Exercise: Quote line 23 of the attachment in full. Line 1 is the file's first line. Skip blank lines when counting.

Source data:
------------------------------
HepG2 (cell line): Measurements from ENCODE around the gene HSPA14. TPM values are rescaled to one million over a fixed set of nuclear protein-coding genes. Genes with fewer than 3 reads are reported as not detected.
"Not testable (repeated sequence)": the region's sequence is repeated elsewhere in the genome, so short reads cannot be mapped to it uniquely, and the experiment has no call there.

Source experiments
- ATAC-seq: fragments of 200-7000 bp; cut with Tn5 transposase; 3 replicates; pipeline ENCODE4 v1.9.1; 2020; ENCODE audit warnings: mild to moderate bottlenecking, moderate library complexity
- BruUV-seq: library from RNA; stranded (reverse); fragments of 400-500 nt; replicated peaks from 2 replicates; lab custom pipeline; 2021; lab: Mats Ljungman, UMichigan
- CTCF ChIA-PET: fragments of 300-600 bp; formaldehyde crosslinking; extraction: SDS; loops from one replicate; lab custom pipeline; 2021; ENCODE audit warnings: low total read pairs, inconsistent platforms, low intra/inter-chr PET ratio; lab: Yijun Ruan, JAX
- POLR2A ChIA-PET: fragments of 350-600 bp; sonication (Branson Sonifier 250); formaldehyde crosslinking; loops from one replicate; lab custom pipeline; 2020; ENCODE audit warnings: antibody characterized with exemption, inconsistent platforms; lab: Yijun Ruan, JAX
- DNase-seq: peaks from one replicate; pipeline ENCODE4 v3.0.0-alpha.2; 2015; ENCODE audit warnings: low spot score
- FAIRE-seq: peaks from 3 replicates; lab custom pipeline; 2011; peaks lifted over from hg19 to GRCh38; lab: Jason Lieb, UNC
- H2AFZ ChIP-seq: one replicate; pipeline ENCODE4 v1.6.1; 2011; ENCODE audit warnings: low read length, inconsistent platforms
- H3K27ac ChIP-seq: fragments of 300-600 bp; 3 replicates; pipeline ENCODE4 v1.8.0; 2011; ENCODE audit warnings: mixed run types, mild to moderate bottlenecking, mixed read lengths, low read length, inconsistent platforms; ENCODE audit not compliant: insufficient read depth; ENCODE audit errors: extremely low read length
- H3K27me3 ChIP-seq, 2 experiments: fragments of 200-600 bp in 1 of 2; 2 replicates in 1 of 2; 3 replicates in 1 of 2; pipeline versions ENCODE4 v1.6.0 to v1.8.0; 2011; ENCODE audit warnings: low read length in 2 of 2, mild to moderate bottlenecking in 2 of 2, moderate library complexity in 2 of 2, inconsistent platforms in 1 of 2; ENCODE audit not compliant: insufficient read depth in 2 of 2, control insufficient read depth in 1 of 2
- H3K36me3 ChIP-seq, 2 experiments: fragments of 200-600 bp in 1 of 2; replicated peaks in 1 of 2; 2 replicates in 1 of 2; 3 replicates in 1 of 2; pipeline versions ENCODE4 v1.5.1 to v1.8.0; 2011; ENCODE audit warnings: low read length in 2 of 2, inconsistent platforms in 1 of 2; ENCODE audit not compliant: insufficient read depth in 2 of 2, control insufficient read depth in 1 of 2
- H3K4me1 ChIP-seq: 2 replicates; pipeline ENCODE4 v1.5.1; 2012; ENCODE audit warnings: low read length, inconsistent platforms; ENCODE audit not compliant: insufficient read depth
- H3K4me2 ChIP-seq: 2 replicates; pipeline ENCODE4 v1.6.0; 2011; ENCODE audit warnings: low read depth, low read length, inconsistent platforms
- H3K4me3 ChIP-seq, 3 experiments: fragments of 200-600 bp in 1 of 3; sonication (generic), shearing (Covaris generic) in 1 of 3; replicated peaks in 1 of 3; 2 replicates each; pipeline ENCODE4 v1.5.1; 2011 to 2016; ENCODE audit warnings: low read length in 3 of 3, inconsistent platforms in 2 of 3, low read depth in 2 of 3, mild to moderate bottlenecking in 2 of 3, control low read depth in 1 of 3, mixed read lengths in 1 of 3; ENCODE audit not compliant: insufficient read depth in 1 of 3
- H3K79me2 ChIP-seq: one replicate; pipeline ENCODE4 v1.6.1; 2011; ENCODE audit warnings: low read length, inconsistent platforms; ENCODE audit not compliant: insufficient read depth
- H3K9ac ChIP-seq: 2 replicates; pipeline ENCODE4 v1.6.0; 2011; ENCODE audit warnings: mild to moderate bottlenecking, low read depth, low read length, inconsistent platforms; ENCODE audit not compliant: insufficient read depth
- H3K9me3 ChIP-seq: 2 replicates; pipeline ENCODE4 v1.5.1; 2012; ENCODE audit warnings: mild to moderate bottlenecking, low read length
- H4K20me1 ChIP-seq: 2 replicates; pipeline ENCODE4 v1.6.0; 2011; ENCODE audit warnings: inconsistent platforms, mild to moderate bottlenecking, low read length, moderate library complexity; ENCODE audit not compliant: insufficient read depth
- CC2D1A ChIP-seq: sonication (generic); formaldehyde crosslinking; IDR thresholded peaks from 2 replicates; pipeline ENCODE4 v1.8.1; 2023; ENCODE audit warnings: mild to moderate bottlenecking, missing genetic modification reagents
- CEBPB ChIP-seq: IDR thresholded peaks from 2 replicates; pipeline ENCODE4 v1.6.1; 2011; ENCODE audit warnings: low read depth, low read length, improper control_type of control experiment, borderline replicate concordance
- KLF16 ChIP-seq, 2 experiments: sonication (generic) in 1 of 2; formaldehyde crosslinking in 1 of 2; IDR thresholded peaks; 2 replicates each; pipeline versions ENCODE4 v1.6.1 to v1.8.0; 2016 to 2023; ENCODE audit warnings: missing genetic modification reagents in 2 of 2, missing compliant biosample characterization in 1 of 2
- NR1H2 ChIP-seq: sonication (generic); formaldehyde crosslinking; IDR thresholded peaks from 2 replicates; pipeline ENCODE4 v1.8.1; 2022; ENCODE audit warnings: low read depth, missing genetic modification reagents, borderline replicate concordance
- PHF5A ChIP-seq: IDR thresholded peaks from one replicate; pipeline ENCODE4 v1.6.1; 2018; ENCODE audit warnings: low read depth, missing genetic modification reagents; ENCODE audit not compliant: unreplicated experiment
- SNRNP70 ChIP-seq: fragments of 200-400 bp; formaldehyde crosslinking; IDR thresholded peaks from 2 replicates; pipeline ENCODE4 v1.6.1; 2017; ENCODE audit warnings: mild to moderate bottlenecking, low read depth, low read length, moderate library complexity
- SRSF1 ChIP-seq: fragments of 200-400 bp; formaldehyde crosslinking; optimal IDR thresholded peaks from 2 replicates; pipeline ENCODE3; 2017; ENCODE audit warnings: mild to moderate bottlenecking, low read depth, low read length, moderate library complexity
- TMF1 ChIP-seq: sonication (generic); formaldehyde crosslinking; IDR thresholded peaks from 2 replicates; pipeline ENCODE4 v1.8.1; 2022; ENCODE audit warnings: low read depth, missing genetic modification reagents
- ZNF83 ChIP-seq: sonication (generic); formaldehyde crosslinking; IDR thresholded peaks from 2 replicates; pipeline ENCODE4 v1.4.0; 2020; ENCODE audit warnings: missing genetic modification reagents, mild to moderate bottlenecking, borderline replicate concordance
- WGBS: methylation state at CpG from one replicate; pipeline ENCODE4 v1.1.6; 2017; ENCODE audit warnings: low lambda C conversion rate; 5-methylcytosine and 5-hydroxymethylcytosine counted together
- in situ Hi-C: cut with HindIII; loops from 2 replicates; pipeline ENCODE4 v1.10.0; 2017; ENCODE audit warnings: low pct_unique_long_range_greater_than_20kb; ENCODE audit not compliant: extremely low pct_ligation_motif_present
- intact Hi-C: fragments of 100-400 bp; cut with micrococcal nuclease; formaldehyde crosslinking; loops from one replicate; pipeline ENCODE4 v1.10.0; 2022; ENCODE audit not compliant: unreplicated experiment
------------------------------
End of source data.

- KLF16 ChIP-seq, 2 experiments: sonication (generic) in 1 of 2; formaldehyde crosslinking in 1 of 2; IDR thresholded peaks; 2 replicates each; pipeline versions ENCODE4 v1.6.1 to v1.8.0; 2016 to 2023; ENCODE audit warnings: missing genetic modification reagents in 2 of 2, missing compliant biosample characterization in 1 of 2